South Carolina takes small step toward insuring due process in child support collection

On February 28, 2014 the South Carolina Supreme Court promulgated the use of the following new form, SCCA 430S, which can be downloaded here, for use in child support collection proceedings.

Download (PDF, 303KB)

This form is designed to provide a sworn one-page summary of the obligor’s current income, assets and monthly debts, and information regarding other biological children [the form’s failure to include adopted children is a conceptual flaw] residing in the obligor’s home.  It requires the obligor to providing supporting documentation of current income and encourages the obligor to provide corroborating documentation of monthly debts.  The likely assumption is that family court judges will use this form to determine whether the obligor’s support delinquency is truly willful and determine how much of the arrearage should be paid immediately and how rapidly the remainder can be paid.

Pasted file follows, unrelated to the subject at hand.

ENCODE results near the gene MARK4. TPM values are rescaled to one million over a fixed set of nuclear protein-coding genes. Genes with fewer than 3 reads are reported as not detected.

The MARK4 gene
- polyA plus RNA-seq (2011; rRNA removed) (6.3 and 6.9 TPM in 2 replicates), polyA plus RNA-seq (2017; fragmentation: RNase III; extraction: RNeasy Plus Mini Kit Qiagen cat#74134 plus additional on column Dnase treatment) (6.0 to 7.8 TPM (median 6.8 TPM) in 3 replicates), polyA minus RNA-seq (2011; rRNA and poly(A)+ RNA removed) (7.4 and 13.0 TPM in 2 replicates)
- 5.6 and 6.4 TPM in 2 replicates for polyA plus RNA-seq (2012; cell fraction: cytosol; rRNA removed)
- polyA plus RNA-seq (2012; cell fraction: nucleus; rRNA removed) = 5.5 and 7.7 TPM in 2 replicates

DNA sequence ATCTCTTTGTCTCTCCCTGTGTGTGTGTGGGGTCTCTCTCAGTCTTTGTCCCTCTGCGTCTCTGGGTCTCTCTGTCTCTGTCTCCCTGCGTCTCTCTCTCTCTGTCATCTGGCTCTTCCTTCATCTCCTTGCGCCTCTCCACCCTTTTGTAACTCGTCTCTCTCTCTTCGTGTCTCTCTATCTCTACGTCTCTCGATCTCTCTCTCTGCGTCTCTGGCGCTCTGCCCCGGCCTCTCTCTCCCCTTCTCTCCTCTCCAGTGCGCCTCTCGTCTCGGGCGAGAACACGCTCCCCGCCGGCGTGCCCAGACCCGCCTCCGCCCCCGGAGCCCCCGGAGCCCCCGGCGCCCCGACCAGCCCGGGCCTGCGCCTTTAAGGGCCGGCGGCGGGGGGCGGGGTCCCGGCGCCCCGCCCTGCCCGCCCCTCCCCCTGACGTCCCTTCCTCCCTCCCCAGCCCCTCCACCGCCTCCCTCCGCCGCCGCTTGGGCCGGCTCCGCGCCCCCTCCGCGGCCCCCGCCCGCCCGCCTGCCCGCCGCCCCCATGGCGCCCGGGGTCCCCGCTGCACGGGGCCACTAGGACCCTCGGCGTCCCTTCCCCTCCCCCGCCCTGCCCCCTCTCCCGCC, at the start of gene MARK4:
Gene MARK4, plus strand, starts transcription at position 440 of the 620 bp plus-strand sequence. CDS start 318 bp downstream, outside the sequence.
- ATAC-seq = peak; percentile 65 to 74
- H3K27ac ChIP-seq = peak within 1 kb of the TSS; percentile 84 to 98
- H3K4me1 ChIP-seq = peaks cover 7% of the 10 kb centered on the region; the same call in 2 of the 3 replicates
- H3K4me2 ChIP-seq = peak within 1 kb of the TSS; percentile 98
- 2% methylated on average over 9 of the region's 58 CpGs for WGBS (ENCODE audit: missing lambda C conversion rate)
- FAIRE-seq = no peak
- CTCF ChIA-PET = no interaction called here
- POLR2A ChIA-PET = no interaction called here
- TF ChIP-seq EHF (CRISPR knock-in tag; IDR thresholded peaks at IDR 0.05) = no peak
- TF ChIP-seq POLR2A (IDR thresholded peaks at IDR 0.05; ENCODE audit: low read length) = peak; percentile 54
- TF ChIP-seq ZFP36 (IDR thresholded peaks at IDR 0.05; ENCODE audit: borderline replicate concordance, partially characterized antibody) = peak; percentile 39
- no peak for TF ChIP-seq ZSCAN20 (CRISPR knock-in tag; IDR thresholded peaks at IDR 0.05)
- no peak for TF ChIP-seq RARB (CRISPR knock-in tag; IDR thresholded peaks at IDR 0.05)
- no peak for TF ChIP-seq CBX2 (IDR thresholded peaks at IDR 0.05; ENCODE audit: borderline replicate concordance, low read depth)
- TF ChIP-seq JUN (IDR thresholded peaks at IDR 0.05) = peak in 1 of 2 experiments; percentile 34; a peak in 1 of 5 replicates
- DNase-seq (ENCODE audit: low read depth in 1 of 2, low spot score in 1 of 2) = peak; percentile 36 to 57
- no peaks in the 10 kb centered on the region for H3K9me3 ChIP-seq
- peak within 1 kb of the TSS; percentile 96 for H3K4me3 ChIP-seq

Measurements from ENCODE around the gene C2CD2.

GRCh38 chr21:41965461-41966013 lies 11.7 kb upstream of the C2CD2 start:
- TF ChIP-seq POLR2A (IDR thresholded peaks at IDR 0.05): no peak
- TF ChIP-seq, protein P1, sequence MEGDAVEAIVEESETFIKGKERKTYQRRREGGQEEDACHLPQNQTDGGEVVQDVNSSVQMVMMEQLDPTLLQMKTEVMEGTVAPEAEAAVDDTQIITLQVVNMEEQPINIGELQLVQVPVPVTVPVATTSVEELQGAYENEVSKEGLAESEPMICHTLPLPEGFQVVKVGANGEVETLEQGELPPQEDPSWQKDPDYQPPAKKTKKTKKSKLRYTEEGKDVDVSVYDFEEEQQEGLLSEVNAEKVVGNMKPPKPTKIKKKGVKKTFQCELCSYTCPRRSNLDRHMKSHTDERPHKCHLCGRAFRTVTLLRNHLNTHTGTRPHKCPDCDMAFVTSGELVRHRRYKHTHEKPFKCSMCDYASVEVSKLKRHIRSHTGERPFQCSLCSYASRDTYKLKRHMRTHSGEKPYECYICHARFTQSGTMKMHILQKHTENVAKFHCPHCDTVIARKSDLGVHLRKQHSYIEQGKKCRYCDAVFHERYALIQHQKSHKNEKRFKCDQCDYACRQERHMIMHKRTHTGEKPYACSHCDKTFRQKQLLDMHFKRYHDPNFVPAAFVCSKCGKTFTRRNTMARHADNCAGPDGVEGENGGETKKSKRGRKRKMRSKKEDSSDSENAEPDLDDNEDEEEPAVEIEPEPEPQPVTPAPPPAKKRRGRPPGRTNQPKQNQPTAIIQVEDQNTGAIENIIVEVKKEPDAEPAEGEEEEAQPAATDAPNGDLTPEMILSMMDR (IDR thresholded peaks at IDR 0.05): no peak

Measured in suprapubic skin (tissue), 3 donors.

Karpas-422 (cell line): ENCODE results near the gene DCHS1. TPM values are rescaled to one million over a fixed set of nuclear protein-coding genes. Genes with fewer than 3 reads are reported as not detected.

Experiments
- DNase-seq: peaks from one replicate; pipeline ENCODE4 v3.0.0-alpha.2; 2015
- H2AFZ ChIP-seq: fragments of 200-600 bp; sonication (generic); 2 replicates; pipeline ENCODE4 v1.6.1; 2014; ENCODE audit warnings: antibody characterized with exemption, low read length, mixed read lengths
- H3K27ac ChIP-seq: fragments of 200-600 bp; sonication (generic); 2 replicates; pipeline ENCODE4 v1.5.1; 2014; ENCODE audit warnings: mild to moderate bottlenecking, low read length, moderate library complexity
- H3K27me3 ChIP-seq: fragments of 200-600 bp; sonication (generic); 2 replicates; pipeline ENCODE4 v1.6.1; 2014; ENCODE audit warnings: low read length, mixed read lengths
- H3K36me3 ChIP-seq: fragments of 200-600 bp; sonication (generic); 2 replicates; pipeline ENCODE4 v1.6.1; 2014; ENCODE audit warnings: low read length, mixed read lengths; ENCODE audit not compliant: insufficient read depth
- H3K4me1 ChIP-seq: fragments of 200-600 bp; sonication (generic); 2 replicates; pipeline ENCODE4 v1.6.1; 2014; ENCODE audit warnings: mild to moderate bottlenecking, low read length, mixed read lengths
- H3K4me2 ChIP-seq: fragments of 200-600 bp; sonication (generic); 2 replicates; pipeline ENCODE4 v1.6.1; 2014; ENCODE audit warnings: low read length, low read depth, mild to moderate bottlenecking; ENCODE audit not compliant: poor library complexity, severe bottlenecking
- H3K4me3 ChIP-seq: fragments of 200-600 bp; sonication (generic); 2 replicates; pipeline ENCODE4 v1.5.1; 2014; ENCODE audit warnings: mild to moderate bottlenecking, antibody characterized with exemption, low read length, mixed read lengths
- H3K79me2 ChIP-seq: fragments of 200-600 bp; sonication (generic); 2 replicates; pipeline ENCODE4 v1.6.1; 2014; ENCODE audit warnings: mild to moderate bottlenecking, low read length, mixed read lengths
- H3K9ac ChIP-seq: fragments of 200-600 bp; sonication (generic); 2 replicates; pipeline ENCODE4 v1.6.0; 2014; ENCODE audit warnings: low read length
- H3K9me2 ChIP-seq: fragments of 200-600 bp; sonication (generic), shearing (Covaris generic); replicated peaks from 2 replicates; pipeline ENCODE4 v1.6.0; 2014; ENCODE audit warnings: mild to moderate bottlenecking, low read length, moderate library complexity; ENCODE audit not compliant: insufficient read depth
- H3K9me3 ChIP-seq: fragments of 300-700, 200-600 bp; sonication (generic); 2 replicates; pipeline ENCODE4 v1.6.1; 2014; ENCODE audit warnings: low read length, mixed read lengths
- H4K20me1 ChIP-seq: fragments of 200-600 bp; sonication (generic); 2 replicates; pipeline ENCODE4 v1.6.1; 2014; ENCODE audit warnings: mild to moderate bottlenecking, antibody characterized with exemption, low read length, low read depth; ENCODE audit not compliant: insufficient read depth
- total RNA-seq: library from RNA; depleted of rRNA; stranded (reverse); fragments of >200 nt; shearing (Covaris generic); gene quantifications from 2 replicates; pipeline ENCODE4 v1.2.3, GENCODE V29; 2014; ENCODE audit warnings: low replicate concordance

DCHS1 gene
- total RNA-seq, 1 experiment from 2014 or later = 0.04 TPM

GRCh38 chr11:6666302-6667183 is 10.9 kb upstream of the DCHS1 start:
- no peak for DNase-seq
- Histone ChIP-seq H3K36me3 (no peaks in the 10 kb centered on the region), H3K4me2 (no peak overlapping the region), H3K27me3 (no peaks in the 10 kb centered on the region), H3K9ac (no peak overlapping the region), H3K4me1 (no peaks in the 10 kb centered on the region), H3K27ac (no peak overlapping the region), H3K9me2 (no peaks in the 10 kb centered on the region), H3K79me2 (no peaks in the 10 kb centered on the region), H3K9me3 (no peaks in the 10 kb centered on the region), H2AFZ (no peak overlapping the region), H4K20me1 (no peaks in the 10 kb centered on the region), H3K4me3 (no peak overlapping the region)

In Turner v. Rodgers, 131 S.Ct. 2507 (2011), the United States Supreme Court found South Carolina’s methods for support enforcement violated due process.  Both before and after Turner I have publicly criticized these methods.  This new form is a small, but still insufficient, method of reducing these due process violations.

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